The final quarter of 2013 saw an immense amount of hype around the latest trend of wearable technology. In 2014, it's looking like the hype will pay off as more wearable technology products are hitting the shelves and becoming available to consumers.
This trend is largely due to devices that offer consumers an augmented reality (AR) experience like smart glasses. Google Glass is the most talked about smart glass product, and is expected to ship within the first half of 2014. Google Glass was limited to select users in 2013, and in 2014, it's expected to see production increase by tens of thousands of units. However, Google Glass isn't the only smart glass vying for your business. Here's what the competition has to offer.
The Recon Jet, which resembles a tricked-out pair of Oakley's, runs on Android 4.2.2, and it's targeted for athletes and outdoor enthusiasts. The optical viewer is in the lower corner of your right eye and native apps are set to measure your heart rate, distance, speed, and more. Equipped with an HD video recorder and microphone, it's priced at $599.
Claiming to have a higher resolution and a larger display than Google Glass, ORA by Optinvent resembles a pair of glasses with an adjustable display. Dubbed the Flip-Vi, it allows you to place your AR screen where you prefer it. ORA supports both Wi-Fi and Bluetooth connectivity to your smartphone, and it has a built-in camera and microphone. ORA is scheduled to be released this summer with a price tag of $300. Many consumers will see ORA as a more affordable opportunity to get in on the wearable technology craze.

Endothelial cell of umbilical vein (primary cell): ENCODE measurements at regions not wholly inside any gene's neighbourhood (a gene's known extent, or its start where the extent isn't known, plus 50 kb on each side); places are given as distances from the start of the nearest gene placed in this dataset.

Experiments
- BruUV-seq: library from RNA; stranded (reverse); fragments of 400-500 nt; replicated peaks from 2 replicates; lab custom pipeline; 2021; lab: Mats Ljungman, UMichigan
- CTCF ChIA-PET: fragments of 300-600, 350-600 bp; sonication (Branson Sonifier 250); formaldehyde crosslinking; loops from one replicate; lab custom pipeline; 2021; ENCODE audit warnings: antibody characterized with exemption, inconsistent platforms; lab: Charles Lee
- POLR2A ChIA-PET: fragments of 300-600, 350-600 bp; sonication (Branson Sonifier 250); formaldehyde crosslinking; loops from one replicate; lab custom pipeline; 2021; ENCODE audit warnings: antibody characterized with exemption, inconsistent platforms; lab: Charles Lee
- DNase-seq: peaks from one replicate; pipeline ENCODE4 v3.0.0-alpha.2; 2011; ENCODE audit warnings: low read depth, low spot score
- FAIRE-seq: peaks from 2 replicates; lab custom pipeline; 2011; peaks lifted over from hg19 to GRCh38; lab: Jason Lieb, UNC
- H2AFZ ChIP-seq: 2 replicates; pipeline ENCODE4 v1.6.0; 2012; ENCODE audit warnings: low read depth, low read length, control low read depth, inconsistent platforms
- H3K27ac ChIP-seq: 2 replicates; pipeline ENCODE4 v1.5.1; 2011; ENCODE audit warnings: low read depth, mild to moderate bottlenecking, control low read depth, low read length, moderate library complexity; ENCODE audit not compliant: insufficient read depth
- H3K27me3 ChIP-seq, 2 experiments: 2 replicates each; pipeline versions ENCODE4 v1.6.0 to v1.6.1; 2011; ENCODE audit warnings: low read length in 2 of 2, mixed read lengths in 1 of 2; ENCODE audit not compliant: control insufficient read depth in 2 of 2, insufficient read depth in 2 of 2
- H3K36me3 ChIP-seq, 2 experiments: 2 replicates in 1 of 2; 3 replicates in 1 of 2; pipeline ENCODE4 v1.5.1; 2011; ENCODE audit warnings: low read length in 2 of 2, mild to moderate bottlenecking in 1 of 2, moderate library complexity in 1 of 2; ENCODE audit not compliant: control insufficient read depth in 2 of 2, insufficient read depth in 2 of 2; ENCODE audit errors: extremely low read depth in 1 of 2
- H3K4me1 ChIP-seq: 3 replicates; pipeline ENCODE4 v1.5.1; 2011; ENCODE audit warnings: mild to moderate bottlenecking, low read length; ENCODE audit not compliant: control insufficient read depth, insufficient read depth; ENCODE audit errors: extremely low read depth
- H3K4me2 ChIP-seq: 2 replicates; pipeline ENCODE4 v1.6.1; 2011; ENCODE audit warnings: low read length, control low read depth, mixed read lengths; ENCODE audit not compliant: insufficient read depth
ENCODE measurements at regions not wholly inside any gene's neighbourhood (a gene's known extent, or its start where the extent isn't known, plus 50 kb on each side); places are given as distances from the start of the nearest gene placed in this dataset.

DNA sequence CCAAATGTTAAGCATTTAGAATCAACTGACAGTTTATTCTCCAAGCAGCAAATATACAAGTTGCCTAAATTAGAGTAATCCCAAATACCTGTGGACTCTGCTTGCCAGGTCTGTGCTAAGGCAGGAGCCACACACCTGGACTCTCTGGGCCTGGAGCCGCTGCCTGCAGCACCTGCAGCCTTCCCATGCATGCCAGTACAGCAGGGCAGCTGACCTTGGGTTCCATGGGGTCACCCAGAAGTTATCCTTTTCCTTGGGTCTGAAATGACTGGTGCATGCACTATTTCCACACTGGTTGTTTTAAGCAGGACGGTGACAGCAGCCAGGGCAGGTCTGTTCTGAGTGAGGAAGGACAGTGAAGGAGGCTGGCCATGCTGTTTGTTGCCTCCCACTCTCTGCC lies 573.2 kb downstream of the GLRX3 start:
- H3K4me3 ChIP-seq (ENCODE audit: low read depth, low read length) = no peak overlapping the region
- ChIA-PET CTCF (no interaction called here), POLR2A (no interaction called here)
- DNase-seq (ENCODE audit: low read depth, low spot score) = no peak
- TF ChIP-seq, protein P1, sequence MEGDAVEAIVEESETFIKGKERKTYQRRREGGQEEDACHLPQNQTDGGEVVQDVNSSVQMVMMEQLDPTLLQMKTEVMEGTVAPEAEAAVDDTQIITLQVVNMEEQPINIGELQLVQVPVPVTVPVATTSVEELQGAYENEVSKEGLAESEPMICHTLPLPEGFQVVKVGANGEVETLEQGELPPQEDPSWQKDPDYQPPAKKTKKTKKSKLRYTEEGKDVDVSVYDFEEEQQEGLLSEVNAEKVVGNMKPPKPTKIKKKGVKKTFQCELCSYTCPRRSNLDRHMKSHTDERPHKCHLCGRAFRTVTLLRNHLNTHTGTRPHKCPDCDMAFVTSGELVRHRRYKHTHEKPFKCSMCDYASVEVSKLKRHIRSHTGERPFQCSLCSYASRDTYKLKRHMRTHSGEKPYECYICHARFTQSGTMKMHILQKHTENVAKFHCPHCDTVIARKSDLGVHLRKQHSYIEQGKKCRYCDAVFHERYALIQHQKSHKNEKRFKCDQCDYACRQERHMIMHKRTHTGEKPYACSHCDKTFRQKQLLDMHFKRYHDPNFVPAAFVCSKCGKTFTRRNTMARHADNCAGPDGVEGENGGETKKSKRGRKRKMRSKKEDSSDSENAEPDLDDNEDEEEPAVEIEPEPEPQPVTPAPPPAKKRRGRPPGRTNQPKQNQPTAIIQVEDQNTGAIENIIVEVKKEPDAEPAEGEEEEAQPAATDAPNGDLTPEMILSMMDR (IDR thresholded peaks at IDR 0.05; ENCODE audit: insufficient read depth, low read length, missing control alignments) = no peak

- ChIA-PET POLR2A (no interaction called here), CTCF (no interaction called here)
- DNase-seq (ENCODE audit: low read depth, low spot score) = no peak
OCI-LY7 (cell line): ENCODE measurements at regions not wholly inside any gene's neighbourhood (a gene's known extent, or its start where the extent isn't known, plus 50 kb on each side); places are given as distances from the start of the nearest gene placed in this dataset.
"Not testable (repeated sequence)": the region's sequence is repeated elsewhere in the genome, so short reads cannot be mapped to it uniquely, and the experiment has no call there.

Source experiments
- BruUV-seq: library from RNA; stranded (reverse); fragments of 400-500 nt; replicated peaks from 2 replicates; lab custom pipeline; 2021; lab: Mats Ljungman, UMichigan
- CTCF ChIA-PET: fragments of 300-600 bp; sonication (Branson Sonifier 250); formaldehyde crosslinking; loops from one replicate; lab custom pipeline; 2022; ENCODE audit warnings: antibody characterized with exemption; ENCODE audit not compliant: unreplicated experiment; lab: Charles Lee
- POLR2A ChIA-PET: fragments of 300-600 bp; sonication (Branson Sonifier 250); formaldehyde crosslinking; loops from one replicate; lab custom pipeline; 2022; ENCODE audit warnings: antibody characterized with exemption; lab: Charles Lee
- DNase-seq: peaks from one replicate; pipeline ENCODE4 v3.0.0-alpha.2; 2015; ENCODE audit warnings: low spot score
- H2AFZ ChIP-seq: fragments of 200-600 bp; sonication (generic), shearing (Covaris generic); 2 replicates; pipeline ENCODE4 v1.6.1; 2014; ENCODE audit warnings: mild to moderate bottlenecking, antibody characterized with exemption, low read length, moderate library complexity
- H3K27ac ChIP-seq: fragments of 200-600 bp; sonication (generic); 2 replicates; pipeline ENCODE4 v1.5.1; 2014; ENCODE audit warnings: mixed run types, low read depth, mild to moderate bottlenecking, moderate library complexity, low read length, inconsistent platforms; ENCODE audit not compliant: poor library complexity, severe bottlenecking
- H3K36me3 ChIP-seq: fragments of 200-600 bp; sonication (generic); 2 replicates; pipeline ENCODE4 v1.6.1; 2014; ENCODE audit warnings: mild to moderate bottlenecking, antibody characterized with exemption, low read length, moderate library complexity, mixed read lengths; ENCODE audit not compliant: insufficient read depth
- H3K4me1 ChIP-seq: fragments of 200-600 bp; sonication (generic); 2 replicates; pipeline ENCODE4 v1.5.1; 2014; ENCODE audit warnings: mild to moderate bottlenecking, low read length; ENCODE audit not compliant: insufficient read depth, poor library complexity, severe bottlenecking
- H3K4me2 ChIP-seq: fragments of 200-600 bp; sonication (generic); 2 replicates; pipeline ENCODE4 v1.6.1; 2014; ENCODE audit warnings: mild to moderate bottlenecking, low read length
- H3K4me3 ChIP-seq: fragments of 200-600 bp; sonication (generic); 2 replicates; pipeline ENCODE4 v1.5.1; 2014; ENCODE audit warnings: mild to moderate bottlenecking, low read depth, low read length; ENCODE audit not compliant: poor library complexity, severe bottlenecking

Atheer labs is looking to provide a larger and more immersive augmented reality environment packed into a pair of glasses that look more like traditional athletic sunglasses. Atheer One comes with a front facing camera, gesture control, Wi-Fi and Bluetooth connectivity, and its promo video previews a 3D environment that has yet to be experienced by any AR device to date. At a price point of $350, they are looking to make a huge splash in the upcoming year.
If all you care about is the capability to record video, and you don't necessarily want some of the hi-tech solutions offered by other smart glasses, then Epiphany eyewear is the solution you're looking for. There's no digital display, which means you have to watch your recorded video via another device like a laptop, PC, or tablet, and Epiphany looks so much like a traditional pair of shades that you would be hard pressed to identify them at even a close proximity. This makes them ideal for recording video covertly and starts at $299.
Another smart glass product that focuses on one function instead of including every feature of Google Glass is Glass Up. Glass Up offers an AR screen to check email, social media, browse the web, and more, but it doesn't come with a camera. This could be an attractive option for those not seeking to broadcast every part of their lives with a front-facing camera. Glass Up retails at $299.
These are just a few of the smart glass manufacturers ready to take the stage, and of course, rumors are floating around that Apple, Microsoft, and Samsung are all working their own AR devices. This will lend itself to a barrage of new opportunities for software developers and technology companies who deal with Big Data and analytics. Now is the time to start paying attention to the wearable technology field with your ear to the ground and your eyes on the prize.